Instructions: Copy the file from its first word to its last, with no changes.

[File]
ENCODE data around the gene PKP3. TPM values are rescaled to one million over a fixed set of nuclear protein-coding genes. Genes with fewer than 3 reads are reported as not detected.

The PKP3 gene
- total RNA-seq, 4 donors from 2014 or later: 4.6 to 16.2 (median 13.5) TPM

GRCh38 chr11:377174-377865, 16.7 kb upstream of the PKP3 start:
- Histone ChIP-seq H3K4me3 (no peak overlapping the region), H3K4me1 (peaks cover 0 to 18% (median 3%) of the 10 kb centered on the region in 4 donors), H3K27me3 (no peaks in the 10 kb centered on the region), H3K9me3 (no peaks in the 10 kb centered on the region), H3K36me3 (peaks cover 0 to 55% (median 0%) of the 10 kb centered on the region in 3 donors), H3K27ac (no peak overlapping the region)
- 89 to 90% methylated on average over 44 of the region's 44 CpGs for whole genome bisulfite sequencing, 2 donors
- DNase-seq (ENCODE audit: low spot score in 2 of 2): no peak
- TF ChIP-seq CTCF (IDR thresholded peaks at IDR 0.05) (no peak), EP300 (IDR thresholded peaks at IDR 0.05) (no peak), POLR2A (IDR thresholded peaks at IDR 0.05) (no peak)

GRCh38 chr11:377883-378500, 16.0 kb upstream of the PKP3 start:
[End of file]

ENCODE data around the gene PKP3. TPM values are rescaled to one million over a fixed set of nuclear protein-coding genes. Genes with fewer than 3 reads are reported as not detected.

The PKP3 gene
- total RNA-seq, 4 donors from 2014 or later: 4.6 to 16.2 (median 13.5) TPM

GRCh38 chr11:377174-377865, 16.7 kb upstream of the PKP3 start:
- Histone ChIP-seq H3K4me3 (no peak overlapping the region), H3K4me1 (peaks cover 0 to 18% (median 3%) of the 10 kb centered on the region in 4 donors), H3K27me3 (no peaks in the 10 kb centered on the region), H3K9me3 (no peaks in the 10 kb centered on the region), H3K36me3 (peaks cover 0 to 55% (median 0%) of the 10 kb centered on the region in 3 donors), H3K27ac (no peak overlapping the region)
- 89 to 90% methylated on average over 44 of the region's 44 CpGs for whole genome bisulfite sequencing, 2 donors
- DNase-seq (ENCODE audit: low spot score in 2 of 2): no peak
- TF ChIP-seq CTCF (IDR thresholded peaks at IDR 0.05) (no peak), EP300 (IDR thresholded peaks at IDR 0.05) (no peak), POLR2A (IDR thresholded peaks at IDR 0.05) (no peak)

GRCh38 chr11:377883-378500, 16.0 kb upstream of the PKP3 start: